Many individuals are far too familiar with the feeling of desperately scattering seeds of their personality from one job interview to the next, hoping that one of these impressions will resonate with an employer and blossom into an employment opportunity. As summer itself comes to fruition, college students in particular will begin suiting up for career fairs and disseminating copies of their stately resumes. While some individuals have inherited the seemingly good fortune of an employment offer from a family business, those intending to secure employment through means of bloodline may not experience such luck in the long run based upon the latest nepotism-related research findings
According to a recent study published by the Social Science Research network, one third of public firms in the United States have reported the existence of familial ties either among directors or “between directors and other employees” within their organization. The authors’ analysis illuminates the unfavorable financial practices often utilized by nepotism-laden organizations, exposing the higher likelihood of these firms forgoing “valuable investment opportunities” in contrast to their peers.
Additional reliable sources have referenced the individual and societal factors associated with nepotism, such as The Society for Industrial and Organizational Psychology’s publication Nepotism in Organizations.According to the authors, a relative (or beneficiary) employee’s self-assessment of his or her professional competence tends to be much lower in contrast to the rest of the non-relative organizational population. The Society also contends that the nepotistic hiring practice correlates with decreased perceptions of fairness, lowered satisfaction, and plummeting perceptions of beneficiaries’ competence experienced by the rest of the organization.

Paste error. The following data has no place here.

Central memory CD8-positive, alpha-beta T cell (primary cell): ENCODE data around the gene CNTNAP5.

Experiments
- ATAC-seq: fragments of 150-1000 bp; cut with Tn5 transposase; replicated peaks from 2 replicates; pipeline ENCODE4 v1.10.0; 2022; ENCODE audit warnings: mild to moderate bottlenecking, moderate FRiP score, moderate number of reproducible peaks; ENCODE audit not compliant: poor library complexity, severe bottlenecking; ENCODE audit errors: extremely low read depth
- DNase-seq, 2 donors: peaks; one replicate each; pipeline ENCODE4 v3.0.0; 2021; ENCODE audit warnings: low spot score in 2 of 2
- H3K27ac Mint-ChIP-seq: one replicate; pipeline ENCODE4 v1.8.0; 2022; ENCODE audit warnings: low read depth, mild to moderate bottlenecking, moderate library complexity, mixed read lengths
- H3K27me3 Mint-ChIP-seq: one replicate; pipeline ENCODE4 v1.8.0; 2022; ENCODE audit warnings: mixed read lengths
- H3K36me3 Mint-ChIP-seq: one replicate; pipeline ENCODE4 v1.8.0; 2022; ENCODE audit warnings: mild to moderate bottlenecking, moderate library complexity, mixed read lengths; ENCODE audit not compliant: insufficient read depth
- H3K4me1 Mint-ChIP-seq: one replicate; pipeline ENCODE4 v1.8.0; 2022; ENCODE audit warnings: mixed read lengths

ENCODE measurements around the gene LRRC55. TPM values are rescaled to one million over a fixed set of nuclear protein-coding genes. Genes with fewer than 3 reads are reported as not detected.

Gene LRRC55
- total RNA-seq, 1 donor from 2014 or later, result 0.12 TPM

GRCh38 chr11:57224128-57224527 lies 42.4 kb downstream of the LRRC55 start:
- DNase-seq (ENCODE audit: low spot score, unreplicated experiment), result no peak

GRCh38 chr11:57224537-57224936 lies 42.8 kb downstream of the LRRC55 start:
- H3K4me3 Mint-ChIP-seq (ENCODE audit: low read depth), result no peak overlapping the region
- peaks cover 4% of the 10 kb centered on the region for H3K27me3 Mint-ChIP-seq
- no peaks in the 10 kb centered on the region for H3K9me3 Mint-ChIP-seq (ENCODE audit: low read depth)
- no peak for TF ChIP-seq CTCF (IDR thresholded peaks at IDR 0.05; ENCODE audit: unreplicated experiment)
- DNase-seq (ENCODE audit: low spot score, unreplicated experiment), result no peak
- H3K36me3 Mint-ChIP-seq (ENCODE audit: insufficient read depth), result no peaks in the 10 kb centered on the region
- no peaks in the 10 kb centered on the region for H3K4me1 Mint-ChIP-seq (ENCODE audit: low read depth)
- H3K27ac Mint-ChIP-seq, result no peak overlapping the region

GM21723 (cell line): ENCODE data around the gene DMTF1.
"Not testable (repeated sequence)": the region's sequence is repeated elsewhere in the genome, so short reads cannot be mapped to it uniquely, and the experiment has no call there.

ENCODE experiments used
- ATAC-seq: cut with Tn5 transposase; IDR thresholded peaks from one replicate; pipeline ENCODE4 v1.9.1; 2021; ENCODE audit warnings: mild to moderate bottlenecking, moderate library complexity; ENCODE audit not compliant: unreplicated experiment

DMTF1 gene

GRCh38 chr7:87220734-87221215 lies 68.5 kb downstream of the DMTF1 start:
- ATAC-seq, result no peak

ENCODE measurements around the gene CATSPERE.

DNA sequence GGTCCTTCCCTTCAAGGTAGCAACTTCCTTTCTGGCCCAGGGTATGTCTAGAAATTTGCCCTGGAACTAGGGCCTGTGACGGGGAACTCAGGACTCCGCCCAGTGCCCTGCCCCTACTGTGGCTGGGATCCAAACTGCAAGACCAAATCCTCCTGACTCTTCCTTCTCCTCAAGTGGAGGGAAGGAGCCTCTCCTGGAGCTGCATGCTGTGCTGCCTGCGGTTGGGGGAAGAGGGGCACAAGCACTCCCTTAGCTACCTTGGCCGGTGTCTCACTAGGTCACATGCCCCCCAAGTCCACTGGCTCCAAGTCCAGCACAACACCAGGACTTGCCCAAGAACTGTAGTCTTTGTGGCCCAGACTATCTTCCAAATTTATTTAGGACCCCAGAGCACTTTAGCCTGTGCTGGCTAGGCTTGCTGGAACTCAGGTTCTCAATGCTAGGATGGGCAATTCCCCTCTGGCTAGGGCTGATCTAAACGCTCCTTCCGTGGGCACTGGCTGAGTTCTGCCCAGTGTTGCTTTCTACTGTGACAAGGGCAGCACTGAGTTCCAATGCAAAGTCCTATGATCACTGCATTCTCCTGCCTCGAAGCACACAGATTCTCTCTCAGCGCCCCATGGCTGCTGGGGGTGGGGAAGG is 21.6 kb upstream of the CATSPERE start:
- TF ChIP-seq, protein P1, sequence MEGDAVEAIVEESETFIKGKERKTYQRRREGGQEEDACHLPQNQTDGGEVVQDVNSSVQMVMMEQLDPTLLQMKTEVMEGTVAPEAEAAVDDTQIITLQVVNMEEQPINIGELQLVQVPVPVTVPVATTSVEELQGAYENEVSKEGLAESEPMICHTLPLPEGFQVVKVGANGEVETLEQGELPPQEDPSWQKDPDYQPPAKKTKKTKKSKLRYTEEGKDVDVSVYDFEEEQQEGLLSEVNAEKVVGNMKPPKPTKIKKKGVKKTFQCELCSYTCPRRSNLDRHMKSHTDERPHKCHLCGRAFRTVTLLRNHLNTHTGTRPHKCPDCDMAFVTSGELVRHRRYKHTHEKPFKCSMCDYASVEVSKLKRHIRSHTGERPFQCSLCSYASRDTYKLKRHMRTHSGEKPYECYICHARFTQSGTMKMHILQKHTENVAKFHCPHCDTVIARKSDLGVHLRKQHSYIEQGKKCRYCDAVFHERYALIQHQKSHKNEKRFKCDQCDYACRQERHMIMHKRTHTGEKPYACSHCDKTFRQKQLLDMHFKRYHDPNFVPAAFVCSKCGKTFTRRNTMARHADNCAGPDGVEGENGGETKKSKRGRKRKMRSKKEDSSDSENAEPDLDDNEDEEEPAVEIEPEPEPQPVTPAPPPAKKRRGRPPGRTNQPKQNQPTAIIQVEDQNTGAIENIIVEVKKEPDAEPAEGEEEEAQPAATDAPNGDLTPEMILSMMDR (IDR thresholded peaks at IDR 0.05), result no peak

Individuals typically deem a practice unfair so long as it infringes upon the rights of other people. Similarly, an environment of inequality is cultivated as the unethical behavior of few is tolerated by the many. Thus, one may argue that nepotism directly violates the rights of other parties within an organization by perpetuating systemic inequality in the workplace. Unfair hiring practices create conflicts of interest for members of the corporate leadership, in turn curtailing sentiments of organizational trust.
In certain contexts, U.S. law recognizes the negative repercussions of favoritism within industry. Legislative bans on nepotism in agencies such as the U.S. government reflect this emphasis; however, some exceptions illuminate the inherent vagueness of such policies. For instance, President Trump’s appointment of his son-in-law Jared Kushner as White House advisor. Despite the declaration in 5 U.S.C. § 3110, proclaiming that a public official may neither appoint, nor advocate for the employment or advancement of relatives, the Department of Justice contends that President Trump’s hiring decision did not create a conflict of interest by means of nepotism.
Thus, it is advised that one ought not accept employment offers or promotions extended on the basis of familial ties. Additionally, those considering employment within a nepotism-laden agency may want to recalculate their career path in order to fully enjoy the fruits of their labor in the long-term. The satisfactory short-term individual rewards acquired as a result of succumbing to or supporting this hiring practice are immensely outweighed by the adverse long-term consequences revealed by recent research.